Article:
Catalyst Volume 20 Issue 2

This issue of Catalyst includes the following articles:

Chemistry in a Cage

Zeolites are naturally occurring sponge-like materials which can be used as chemical sieves and catalysts.

Dorothy Hodgkin: a Life in Science

This article introduces Dorothy Hodgkin and her work as an X-ray crystallographer.

Fishing for Clues

Using zebrafish as a model for human disease in scientific research is the main subject of this article.

Hooke's Law of Springs

This article focuses on how Robert Hooke published his results on the law of springs.

Blocking Viruses with Synthetic Receptors

The article looks at the building of molecular 'traps' to mimic the surface of a cell.

A Love Letter to Science

This article describes a film giving a variety of reasons for studying science.

Fluoride in Water Supplies

The article presents the arguments for and against fluoridation of water supplies.

An Eggsperiment on Teeth

This article looks at experimenting with fluoride toothpaste on eggshells (as a substitute for teeth).

Linking the World with Light

The Nobel prize for physics 2009 rewards scientists who developed optical fibre systems and CCDs.

Catalyst is a science magazine for students aged 14-19 years. Annual subscriptions to print copies of the magazine can be purchased from Mindsets.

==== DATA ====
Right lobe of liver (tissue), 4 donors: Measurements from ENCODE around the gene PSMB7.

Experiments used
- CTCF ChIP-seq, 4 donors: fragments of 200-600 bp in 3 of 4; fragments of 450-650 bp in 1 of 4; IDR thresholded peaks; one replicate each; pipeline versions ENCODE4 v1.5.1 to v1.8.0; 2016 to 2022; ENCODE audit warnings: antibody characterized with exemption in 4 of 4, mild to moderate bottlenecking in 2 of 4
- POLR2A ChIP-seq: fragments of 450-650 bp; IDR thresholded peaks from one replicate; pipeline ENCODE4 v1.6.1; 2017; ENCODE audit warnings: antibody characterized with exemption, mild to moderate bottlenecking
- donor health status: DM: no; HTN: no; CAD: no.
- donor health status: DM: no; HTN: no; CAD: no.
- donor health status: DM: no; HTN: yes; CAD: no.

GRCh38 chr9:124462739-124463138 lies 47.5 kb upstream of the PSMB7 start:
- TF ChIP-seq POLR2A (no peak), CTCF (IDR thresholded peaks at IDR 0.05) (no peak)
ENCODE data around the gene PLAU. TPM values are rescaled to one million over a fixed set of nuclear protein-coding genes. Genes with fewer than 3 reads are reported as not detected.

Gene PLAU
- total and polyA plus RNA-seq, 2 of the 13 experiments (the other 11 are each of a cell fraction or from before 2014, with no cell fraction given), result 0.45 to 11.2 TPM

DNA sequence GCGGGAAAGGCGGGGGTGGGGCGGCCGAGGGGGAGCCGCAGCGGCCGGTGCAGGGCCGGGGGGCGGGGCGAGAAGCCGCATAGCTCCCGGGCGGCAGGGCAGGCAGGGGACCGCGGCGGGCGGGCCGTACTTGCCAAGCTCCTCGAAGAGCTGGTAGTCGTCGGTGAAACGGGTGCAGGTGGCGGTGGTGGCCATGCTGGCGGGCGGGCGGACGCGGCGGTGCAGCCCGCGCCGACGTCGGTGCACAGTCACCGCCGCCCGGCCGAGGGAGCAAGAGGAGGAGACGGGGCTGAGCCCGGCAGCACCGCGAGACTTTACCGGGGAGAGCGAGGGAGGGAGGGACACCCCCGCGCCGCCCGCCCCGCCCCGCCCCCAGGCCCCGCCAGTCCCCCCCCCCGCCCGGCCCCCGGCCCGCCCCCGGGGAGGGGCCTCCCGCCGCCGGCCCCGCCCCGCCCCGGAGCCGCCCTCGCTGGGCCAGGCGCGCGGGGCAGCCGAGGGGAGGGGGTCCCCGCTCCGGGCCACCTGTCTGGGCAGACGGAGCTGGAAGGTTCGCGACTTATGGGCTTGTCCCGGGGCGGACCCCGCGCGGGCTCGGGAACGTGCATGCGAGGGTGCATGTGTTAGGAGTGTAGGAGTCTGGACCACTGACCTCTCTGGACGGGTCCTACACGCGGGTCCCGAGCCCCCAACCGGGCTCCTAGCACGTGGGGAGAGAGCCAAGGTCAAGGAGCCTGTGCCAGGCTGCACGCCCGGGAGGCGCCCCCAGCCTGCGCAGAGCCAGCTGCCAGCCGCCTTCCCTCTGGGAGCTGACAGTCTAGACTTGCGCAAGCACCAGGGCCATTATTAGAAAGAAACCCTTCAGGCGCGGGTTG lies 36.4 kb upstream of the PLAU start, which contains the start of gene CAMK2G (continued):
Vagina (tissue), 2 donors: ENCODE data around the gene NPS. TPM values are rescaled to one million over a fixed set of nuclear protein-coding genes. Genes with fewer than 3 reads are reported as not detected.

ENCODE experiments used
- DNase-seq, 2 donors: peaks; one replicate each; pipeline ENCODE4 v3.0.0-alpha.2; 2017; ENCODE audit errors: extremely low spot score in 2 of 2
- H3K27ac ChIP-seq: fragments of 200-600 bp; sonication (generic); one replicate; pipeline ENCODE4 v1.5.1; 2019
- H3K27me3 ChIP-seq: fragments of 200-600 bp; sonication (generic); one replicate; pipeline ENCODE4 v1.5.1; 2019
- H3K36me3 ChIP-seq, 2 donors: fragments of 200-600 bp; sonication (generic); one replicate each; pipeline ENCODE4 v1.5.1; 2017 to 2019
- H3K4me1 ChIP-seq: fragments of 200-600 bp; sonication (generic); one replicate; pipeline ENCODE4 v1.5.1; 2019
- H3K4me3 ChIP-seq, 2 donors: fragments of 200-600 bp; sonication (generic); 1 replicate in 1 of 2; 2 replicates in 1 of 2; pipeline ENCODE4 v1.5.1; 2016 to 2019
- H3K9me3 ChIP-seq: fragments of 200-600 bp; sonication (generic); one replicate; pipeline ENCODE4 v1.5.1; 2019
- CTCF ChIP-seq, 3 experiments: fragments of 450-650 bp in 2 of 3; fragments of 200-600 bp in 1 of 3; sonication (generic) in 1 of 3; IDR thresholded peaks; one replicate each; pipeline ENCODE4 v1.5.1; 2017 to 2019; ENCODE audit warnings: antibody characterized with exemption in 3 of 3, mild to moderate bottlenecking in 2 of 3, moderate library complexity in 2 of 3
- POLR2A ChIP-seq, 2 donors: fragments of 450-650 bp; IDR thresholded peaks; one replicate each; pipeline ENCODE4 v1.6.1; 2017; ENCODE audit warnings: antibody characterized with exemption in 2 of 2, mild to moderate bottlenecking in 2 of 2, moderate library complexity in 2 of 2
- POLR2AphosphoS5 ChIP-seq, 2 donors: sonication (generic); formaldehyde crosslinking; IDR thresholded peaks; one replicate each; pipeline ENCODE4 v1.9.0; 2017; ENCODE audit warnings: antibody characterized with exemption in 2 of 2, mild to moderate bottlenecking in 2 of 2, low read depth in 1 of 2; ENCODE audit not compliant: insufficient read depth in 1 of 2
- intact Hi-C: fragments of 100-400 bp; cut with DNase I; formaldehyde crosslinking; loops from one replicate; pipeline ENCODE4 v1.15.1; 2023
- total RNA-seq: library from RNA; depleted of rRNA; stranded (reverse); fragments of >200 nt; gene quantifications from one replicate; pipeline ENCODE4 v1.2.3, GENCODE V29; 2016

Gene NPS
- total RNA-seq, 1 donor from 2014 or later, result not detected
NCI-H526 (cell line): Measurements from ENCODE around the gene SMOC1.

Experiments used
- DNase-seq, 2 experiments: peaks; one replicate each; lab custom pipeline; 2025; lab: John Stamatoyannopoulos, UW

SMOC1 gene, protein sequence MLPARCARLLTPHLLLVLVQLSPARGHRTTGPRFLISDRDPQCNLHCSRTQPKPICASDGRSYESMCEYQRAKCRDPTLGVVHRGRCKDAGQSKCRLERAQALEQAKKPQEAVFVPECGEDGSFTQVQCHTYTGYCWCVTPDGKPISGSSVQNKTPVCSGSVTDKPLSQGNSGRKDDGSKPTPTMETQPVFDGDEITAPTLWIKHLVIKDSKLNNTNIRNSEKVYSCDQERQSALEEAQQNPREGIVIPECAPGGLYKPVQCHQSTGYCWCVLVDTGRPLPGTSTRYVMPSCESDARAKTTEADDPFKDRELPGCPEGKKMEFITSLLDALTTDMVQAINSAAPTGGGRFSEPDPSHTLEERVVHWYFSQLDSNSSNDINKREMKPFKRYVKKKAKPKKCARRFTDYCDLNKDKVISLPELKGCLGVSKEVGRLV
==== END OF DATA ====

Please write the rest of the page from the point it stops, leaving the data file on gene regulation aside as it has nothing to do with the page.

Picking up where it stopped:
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Dorothy Hodgkin - a Life in Science

A Catalyst article about Dorothy Hodgkin who was a pioneering scientist, a peace activist, a mother of three and a Nobel Prize winner. The article looks at her life and work in science. She did valuable work as an X-ray crystallographer and in finding the structure of biologically important molecules such as...

Fishing for Clues

This Catalyst article describes how fish can help scientists to learn more about human biology. Understanding how human bodies work and what causes human disease is the key to future medical breakthroughs. Most discoveries in medical science are a result of experiments that cannot be performed on humans. Animal...

Hooke's Law of Springs

This Catalyst article looks at the work of Robert Hooke, an employee of the Royal Society, Britain's oldest scientific society. His job was to present two or three different experiments each week to the assembled members of the society – and this was at a time when experimentation was new and there were no books of...

Blocking Viruses with Synthetic Receptors

This Catalyst article explains how chemists build molecular 'traps' to mimic the surface of a cell. To scientists, sugar is much more than a food; sugar molecules can also form polymers which act as ‘molecular bar codes’ to help cells recognise each other. The article describes how chemists made a synthetic...

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